... The results must be interpreted and communicated with caution to avoid stigmatization of vulnerable groups. Still, experiences from HIV and tuberculosis research have shown that acknowledging risks specific to certain vulnerable groups can help in tailoring public health policies and programmes to reduce the disease burden in these populations [16,17]. In addition, using a person's first language as a risk factor may be less stigmatizing than relying on other markers of ethnicity, as language involves a practical aspect which can be addressed within the healthcare system. ...
Article
Full-text available
Objectives Motivated by reports of increased risk of coronavirus disease 2019 (COVID-19) in ethnic minorities of high-income countries, we explored whether patients with a foreign first language are at an increased risk of COVID-19 infections, more serious presentations, or worse outcomes. Methods In a retrospective observational population-based quality registry study covering a population of 1.7 million, we studied the incidence of severe acute respiratory syndrome coronavirus 2 (SARS-CoV-2), admissions to specialist healthcare and the intensive care unit (ICU), and all-cause case fatality in different language groups between 27th February and 3rd August 2020 in Southern Finland. A first language other than Finnish, Swedish or Sámi served as a surrogate marker for a foreign ethnic background. Results In total, 124 240 individuals were tested, and among the 118 300 (95%) whose first language could be determined, 4005 (3.4%) were COVID-19-positive, 623 (0.5%) were admitted to specialized hospitals, and 147 (0.1%) were admitted to the ICU; 254 (0.2%) died. Those with a foreign first language had lower testing rates (348, 95%CI 340–355 versus 758, 95%CI 753–762 per 10 000, p < 0.0001), higher incidence (36, 95%CI 33–38 versus 22, 95%CI 21–23 per 10 000, p < 0.0001), and higher positivity rates (103, 95%CI 96–109 versus 29, 95%CI 28–30 per 1000, p < 0.0001). There was no significant difference in ICU admissions, disease severity at ICU admission, or ICU outcomes. Case fatality by 90 days was 7.7% in domestic cases and 1.2% in those with a foreign first language, explained by demographics (age- and sex-adjusted HR 0.49, 95%CI 0.21–1.15). Conclusions The population with a foreign first language was at an increased risk for testing positive for SARS-CoV-2, but when hospitalized they had outcomes similar to those in the native, domestic language population. This suggests that special attention should be paid to the prevention and control of infectious diseases among language minorities.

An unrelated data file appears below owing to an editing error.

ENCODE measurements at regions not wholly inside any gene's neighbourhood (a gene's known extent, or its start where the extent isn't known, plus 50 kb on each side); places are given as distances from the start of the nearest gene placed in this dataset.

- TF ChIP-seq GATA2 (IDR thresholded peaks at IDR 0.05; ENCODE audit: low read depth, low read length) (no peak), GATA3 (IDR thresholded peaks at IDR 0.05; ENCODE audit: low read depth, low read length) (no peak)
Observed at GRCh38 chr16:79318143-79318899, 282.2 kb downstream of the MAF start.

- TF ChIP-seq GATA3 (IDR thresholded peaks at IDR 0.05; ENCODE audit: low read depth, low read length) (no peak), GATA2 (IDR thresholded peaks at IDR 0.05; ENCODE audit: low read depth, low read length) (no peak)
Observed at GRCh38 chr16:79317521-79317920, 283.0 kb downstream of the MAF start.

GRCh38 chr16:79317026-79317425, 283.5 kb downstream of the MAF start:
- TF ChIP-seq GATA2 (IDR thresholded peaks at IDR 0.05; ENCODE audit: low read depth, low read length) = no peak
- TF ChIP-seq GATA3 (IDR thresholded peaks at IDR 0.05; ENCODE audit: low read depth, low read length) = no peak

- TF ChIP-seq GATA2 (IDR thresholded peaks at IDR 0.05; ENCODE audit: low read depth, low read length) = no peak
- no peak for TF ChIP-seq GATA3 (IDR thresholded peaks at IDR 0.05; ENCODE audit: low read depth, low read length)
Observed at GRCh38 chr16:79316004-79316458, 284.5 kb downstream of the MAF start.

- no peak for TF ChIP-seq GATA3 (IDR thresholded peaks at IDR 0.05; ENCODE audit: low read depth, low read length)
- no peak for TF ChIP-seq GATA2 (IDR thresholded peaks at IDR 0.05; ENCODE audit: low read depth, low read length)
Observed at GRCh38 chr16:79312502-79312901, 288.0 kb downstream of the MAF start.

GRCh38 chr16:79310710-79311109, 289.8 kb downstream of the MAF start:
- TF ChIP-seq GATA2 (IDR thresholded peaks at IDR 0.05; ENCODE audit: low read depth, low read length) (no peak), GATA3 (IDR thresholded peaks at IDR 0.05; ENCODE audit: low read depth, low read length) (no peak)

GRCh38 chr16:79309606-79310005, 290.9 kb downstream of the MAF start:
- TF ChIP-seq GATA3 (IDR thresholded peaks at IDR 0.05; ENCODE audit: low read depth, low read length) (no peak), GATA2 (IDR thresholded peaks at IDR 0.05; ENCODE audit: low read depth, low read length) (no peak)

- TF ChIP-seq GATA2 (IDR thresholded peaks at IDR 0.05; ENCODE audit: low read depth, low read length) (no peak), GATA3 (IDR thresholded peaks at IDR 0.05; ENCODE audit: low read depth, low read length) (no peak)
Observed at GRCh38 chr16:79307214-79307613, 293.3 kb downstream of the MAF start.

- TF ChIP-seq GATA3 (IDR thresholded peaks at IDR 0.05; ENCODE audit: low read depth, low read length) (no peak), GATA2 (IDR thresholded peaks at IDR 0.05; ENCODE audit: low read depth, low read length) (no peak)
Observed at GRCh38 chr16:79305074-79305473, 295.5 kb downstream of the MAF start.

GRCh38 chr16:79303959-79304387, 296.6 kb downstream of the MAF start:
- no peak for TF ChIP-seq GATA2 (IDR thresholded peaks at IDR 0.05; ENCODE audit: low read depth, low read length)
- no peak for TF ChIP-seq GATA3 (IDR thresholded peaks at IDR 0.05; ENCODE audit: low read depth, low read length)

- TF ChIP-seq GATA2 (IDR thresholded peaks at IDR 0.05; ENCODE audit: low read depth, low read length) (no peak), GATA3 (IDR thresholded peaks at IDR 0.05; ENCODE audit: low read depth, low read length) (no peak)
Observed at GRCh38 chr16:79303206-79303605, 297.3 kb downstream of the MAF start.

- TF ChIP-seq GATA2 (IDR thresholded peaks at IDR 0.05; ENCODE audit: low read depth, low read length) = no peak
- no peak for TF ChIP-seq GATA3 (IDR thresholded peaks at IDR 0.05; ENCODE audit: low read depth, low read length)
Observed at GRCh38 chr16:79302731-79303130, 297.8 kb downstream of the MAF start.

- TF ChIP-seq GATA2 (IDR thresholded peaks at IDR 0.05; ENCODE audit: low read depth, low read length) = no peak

... Kluger et al., 2019) and HIV epidemiology in Finland (e.g. Holmberg et al., 2019), social sciences research into the identities, experiences and psychological wellbeing of gay men living with HIV in Finland has been scarce. The role of social stigma is a conspicuous lacuna in research in this context. ...
Article
Full-text available
This study explored experiences of HIV stigma among gay men in Finland and the impact of these experiences on decision-making concerning HIV status disclosure. Seventeen gay men living with HIV in Finland participated in a qualitative interview study and the data were analyzed using thematic analysis. The results focus on the following themes: (1) “Social support impedes social stigma;” (2) “Social support and the risk of HIV stigma,” which describes how the pursuit of social support can expose some individuals to stigma; and (3) “HIV concealment motivation as a coping strategy,” focusing on the motivation to conceal one’s HIV status from others to avoid stigma. It is necessary to promote awareness and understanding of HIV in Finnish society, to challenge HIV stigma and, crucially, to facilitate access to social support among those diagnosed with HIV. This is likely to have favorable implications for both psychological and public health.
... It has been shown that TB-associated immune reconstitution inflammatory syndrome can develop when ART is initiated (Worodria et al., 2011;Abay et al., 2015;Haridas et al., 2015;Boulougoura and Sereti, 2016). Importantly, ART-controlled HIV infection appears to interfere with TB infection (Worodria et al., 2018;Holmberg et al., 2019). ...
Article
Full-text available
Although white AT can contribute to anti-infectious immune responses, it can also be targeted and perturbed by pathogens. The AT’s immune involvement is primarily due to strong pro-inflammatory responses (with both local and paracrine effects), and the large number of fat-resident macrophages. Adipocytes also exert direct antimicrobial responses. In recent years, it has been found that memory T cells accumulate in AT, where they provide efficient secondary responses against viral pathogens. These observations have prompted researchers to re-evaluate the links between obesity and susceptibility to infections. In contrast, AT serves as a reservoir for several persistence pathogens, such as human adenovirus Ad-36, Trypanosoma gondii, Mycobacterium tuberculosis, influenza A virus, and cytomegalovirus (CMV). The presence and persistence of bacterial DNA in AT has led to the concept of a tissue-specific microbiota. The unexpected coexistence of immune cells and pathogens within the specific AT environment is intriguing, and its impact on anti-infectious immune responses requires further evaluation. AT has been recently identified as a site of HIV persistence. In the context of HIV infection, AT is targeted by both the virus and the antiretroviral drugs. AT’s intrinsic metabolic features, large overall mass, and wide distribution make it a major tissue reservoir, and one that may contribute to the pathophysiology of chronic HIV infections. Here, we review the immune, metabolic, viral, and pharmacological aspects that contribute to HIV persistence in AT. We also evaluate the respective impacts of both intrinsic and HIV-induced factors on AT’s involvement as a viral reservoir. Lastly, we examine the potential consequences of HIV persistence on the metabolic and immune activities of AT.